Potential For Reducing Carbon Emissions from Non-Annex B Countries through Changes in Technology

This paper demonstrates how increased investment and technology transfer could reduce greenhouse gas emissions from developing countries while promoting, rather than retarding, economic growth.  The paper develops a model of economic growth with embodied technology based on Solow (1960) and estimates parameters of the model from historical energy and economic statistics.  The estimated model is used to examine the implications of increasing the rate of investment in developing countries, using that investment to speed the retirement of old technology, and upgrading new investment to include the technologies now being chosen in OECD countries.

Even though new investment in non-Annex B countries has far lower emissions per unit of output than the existing capital stock, non-Annex B countries still are not using the level of technology found in Annex B countries.  Accelerating replacement of existing capital reduces emissions while increasing GDP growth, but when accelerated replacement is combined with improvement of the emissions intensity of new investment to OECD levels there are much larger emission reductions.  The potential for reducing emissions through increased investment and improved technology is estimated to be larger than the reductions in emissions that would if all Annex B countries met their Kyoto Protocol targets.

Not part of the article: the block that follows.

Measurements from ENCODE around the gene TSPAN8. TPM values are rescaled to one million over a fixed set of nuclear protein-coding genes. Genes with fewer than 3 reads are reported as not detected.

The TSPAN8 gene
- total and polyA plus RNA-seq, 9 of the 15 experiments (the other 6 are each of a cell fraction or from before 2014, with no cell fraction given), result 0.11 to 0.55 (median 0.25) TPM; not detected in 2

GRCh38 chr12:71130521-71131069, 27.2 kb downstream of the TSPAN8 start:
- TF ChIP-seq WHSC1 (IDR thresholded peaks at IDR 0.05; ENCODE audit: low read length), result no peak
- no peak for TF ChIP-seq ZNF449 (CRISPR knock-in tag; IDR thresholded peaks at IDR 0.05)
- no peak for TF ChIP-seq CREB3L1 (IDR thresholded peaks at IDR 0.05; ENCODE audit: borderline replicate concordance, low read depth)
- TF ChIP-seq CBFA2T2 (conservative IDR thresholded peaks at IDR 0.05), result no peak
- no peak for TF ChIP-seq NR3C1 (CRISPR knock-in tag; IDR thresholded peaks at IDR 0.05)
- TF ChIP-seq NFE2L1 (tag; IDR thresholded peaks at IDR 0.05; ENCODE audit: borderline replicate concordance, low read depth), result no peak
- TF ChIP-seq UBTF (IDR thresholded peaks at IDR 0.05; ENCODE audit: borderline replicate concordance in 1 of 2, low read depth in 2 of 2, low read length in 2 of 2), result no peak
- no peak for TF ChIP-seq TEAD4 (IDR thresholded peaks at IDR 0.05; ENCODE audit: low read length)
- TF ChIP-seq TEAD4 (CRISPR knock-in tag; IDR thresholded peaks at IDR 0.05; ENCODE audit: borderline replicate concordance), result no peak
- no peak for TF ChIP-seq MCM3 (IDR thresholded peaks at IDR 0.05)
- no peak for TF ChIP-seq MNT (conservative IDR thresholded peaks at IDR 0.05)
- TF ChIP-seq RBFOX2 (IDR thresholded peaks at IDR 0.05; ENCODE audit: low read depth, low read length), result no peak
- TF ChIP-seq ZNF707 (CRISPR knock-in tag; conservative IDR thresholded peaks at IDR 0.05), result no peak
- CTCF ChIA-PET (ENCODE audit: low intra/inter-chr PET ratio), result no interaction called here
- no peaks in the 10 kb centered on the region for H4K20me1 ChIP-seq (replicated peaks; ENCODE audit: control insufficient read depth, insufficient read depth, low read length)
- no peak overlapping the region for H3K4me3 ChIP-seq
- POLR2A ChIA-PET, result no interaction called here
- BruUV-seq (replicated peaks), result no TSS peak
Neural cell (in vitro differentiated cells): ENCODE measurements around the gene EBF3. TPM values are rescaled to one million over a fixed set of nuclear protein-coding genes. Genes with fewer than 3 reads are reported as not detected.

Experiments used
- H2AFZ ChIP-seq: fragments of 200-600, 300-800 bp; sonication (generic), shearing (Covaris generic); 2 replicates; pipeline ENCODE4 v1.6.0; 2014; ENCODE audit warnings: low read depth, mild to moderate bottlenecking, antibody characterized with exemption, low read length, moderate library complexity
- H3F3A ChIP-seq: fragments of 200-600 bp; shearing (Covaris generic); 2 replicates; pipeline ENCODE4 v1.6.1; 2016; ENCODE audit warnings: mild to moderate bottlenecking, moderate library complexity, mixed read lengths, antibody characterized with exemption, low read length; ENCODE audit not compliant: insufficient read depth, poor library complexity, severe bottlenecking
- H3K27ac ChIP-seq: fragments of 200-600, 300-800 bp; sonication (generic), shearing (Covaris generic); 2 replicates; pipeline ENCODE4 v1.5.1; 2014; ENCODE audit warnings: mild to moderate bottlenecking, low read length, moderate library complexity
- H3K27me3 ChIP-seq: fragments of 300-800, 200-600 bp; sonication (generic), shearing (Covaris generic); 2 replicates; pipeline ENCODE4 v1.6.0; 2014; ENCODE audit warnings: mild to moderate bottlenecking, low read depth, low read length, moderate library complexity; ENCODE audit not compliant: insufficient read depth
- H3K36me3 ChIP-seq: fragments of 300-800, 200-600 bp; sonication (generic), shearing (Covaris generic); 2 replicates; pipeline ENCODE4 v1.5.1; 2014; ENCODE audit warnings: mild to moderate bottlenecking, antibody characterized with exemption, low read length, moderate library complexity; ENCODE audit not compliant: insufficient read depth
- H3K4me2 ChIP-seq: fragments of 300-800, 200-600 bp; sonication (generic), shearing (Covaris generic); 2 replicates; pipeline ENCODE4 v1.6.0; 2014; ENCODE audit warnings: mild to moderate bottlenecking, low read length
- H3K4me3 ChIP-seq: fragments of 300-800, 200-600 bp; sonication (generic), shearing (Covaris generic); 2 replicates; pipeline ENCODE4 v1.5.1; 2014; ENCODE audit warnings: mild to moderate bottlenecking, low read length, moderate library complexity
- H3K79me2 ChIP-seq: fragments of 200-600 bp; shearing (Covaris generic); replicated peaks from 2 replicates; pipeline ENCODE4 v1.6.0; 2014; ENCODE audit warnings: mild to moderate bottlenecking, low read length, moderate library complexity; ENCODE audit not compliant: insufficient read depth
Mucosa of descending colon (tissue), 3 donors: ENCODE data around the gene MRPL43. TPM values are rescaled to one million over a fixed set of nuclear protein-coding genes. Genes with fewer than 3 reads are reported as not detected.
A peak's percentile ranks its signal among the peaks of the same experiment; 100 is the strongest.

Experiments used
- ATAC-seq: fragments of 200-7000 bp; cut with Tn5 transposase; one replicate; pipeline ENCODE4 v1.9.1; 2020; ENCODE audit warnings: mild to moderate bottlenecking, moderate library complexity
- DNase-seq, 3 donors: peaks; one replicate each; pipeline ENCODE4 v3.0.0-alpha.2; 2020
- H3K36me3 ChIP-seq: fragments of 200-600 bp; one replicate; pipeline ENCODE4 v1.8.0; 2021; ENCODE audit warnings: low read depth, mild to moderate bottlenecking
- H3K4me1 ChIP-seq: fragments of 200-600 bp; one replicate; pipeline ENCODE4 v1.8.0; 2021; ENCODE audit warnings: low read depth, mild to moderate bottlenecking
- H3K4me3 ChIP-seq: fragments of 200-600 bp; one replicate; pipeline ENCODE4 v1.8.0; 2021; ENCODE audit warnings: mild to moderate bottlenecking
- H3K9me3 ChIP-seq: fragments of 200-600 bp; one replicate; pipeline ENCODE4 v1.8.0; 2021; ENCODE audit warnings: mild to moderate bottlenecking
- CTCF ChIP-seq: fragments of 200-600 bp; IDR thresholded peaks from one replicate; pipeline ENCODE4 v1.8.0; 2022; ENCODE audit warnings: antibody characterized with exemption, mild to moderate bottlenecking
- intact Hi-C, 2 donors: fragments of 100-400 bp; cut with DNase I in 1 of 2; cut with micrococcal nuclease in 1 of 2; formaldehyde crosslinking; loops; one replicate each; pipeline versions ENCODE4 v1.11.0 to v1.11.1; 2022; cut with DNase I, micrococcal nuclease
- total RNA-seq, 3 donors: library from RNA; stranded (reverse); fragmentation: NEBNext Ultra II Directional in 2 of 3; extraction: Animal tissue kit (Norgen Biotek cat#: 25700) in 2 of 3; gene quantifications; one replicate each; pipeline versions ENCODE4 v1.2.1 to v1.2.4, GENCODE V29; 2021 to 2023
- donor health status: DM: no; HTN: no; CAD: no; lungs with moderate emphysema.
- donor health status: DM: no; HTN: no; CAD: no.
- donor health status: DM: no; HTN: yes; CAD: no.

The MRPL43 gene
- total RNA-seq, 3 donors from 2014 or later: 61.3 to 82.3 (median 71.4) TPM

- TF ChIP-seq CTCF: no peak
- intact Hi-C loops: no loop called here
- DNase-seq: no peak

The policy challenges are is to understand better the reasons why developing countries still lag in technology and to develop joint efforts between developing countries and the United States.  Those joint efforts need to address the fundamental institutional problems in developing countries that impede foreign investment and application of the most advanced technologies, to correct pricing systems that make energy efficient technologies unprofitable, and to provide incentives for greater flows of investment and technology to developing countries.  To sustain progress in reducing emissions, it is also critical that incentives also be increased for R&D into new energy technologies applicable to developing countries, that may even allow those countries to leapfrog over current technology and gain larger emission reductions.




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